Attorney General Yehuda Weinstein issued new orders Sunday designed to improve the state's compliance with High Court of Justice rulings.
Among other things, the orders detail how information about the verdict should be disseminated to the relevant state agencies, how these agencies should go about requesting an extension from the court if they need more time to comply, and who needs to approve such a request.
The new orders came in response to a complaint submitted about six months ago by former deputy attorney general Yehudit Karp. In her complaint, Karp cited numerous rulings by both the High Court and administrative courts that the state has failed to implement in recent years.
One example is a 2006 High Court ruling that forbade the Interior Ministry from making work permits for foreign workers conditional on the worker staying with a given employer. The court deemed this an unacceptable violation of the migrants' human rights and gave the state six months to draft new regulations that would comply with its ruling. So far, however, the state's compliance has been only partial.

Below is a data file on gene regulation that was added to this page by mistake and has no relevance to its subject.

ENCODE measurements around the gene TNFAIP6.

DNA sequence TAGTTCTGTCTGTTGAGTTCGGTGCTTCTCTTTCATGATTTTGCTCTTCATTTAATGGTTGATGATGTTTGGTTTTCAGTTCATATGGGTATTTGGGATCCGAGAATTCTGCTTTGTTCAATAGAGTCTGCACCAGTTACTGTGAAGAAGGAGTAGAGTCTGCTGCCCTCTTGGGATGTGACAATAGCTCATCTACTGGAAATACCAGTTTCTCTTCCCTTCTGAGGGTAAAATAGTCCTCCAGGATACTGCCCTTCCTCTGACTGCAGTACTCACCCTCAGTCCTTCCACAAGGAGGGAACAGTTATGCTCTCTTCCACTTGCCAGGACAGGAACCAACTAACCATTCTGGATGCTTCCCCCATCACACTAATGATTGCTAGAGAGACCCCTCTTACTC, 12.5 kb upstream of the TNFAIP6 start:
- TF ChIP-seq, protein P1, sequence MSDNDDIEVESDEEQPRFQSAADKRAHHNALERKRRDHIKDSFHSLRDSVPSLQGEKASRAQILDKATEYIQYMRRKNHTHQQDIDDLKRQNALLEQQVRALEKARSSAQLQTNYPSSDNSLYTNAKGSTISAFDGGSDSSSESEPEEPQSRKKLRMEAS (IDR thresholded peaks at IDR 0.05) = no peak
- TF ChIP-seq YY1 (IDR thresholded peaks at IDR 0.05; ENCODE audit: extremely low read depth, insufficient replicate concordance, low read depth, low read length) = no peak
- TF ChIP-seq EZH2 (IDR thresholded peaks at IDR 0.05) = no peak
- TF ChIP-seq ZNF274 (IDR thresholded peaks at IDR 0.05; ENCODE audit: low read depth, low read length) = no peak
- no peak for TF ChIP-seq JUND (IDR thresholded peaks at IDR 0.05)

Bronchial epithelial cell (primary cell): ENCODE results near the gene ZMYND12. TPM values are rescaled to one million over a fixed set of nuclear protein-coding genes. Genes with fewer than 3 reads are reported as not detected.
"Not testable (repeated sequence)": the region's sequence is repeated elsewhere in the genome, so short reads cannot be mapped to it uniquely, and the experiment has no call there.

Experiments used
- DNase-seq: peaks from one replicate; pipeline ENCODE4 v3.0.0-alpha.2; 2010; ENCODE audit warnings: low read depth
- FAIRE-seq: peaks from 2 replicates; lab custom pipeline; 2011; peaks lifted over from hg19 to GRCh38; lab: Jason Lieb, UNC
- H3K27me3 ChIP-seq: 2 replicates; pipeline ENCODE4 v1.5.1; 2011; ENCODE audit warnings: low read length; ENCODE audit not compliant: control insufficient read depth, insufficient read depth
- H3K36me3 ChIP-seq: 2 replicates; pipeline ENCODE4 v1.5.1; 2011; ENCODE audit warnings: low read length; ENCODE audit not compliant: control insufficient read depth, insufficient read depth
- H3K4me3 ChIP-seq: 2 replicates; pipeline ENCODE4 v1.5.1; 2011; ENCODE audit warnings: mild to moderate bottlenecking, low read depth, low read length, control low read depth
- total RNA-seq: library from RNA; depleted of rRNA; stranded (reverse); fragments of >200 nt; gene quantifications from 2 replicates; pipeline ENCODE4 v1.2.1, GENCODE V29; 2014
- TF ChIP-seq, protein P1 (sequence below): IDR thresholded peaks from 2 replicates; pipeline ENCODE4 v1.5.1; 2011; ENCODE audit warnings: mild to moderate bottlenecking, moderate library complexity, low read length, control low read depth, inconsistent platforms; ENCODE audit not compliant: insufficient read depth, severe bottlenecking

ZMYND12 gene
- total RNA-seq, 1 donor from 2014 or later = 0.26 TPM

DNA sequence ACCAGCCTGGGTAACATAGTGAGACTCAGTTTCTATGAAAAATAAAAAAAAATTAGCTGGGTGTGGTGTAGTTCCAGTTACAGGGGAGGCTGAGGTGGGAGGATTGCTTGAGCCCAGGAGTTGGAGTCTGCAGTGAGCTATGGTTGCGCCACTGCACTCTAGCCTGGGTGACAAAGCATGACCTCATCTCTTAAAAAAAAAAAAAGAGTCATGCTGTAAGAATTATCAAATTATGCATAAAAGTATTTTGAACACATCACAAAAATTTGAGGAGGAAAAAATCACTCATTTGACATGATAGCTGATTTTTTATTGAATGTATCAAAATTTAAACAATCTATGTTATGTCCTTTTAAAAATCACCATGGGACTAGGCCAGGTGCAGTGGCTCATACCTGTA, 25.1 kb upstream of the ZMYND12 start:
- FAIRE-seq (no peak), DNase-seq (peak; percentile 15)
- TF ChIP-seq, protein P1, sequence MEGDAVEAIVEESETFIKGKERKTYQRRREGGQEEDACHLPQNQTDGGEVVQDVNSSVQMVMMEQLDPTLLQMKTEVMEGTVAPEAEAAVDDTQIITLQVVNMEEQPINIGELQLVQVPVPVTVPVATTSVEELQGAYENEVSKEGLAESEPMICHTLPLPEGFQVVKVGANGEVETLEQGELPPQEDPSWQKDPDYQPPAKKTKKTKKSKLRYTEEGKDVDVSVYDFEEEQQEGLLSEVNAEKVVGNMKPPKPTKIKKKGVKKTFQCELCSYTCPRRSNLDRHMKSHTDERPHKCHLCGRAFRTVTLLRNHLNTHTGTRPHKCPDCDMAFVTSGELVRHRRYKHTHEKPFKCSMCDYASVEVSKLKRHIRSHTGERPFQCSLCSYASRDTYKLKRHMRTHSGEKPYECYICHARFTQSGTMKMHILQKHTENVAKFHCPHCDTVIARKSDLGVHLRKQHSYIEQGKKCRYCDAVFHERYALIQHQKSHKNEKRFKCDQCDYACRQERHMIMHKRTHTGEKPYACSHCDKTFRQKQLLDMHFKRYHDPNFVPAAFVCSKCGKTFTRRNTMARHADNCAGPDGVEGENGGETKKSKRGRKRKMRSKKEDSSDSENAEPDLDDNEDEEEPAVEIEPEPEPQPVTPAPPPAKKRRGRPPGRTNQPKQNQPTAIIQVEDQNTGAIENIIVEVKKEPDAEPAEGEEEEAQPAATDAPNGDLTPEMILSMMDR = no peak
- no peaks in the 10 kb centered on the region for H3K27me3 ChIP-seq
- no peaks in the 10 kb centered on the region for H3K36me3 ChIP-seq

Another example is a ruling that ordered the Education Ministry to build additional classrooms in East Jerusalem.
In her response to Karp, Keren Dahari Ben-Nun of the Justice Ministry's legislation department wrote that the state was not ignoring these rulings, but needed more time to comply with the complexities of the cases, or that complying with the ruling would entail large budgetary outlays. Some rulings required the state to draft new regulations, and others required various other types of complicated governmental action.
However, Dahari Ben-Nun said, Weinstein did agree that new procedures to ensure government compliance were needed, and has therefore issued new regulations on the matter.
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